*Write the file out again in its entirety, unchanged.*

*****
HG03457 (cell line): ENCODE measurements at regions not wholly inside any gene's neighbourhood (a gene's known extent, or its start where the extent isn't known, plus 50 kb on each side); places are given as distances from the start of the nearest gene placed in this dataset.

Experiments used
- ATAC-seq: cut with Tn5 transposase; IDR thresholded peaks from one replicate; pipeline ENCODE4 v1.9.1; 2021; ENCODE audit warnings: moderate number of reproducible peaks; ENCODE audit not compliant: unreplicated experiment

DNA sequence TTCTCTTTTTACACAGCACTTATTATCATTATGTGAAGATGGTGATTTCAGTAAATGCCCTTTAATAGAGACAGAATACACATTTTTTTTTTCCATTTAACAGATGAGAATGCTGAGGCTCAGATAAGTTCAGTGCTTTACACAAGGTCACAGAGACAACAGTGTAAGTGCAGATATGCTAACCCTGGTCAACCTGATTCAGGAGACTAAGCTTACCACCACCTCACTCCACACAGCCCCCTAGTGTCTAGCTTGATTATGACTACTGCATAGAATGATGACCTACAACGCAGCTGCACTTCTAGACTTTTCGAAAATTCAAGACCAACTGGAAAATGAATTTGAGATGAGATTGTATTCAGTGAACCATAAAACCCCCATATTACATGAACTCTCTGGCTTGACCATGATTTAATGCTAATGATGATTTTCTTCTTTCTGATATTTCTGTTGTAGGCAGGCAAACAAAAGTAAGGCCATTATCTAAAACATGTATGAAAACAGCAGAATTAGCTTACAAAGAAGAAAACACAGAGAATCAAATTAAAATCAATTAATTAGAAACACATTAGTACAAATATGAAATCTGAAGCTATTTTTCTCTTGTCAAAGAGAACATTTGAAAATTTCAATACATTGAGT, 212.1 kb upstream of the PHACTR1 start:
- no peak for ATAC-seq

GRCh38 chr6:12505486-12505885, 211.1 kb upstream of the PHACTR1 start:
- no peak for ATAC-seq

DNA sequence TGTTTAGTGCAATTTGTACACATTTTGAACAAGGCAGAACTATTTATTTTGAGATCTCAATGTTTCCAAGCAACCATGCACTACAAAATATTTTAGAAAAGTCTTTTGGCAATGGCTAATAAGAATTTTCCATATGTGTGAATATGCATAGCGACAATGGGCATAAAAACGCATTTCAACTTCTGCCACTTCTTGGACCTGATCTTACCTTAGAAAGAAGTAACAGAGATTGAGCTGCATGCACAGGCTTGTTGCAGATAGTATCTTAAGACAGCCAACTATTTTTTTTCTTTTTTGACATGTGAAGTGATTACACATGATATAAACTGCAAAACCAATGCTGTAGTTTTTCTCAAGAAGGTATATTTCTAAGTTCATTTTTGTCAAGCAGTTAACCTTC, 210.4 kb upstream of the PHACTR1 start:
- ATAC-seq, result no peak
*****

HG03457 (cell line): ENCODE measurements at regions not wholly inside any gene's neighbourhood (a gene's known extent, or its start where the extent isn't known, plus 50 kb on each side); places are given as distances from the start of the nearest gene placed in this dataset.

Experiments used
- ATAC-seq: cut with Tn5 transposase; IDR thresholded peaks from one replicate; pipeline ENCODE4 v1.9.1; 2021; ENCODE audit warnings: moderate number of reproducible peaks; ENCODE audit not compliant: unreplicated experiment

DNA sequence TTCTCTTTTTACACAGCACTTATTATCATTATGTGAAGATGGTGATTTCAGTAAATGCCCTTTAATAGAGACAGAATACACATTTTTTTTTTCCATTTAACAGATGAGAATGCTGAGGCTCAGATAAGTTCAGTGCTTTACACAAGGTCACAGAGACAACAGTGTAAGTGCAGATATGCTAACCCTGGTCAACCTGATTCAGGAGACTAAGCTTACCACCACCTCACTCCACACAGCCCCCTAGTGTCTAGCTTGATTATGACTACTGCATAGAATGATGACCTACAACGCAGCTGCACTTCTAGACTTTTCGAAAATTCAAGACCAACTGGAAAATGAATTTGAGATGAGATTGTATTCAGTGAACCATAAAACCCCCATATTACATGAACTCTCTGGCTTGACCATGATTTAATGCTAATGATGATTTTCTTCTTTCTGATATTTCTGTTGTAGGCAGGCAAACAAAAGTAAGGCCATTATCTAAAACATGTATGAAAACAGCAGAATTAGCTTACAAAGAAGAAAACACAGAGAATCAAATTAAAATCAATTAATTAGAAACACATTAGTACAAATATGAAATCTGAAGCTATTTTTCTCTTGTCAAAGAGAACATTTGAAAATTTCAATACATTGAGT, 212.1 kb upstream of the PHACTR1 start:
- no peak for ATAC-seq

GRCh38 chr6:12505486-12505885, 211.1 kb upstream of the PHACTR1 start:
- no peak for ATAC-seq

DNA sequence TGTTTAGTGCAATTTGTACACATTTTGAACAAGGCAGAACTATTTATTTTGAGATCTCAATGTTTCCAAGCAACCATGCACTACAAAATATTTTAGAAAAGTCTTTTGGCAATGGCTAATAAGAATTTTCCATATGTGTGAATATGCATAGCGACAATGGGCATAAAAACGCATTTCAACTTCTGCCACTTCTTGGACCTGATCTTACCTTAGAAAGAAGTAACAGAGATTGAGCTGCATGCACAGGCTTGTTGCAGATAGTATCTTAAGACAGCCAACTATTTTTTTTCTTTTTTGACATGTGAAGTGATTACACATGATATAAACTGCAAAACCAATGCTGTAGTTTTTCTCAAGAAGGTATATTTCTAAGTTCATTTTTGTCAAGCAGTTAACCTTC, 210.4 kb upstream of the PHACTR1 start:
- ATAC-seq, result no peak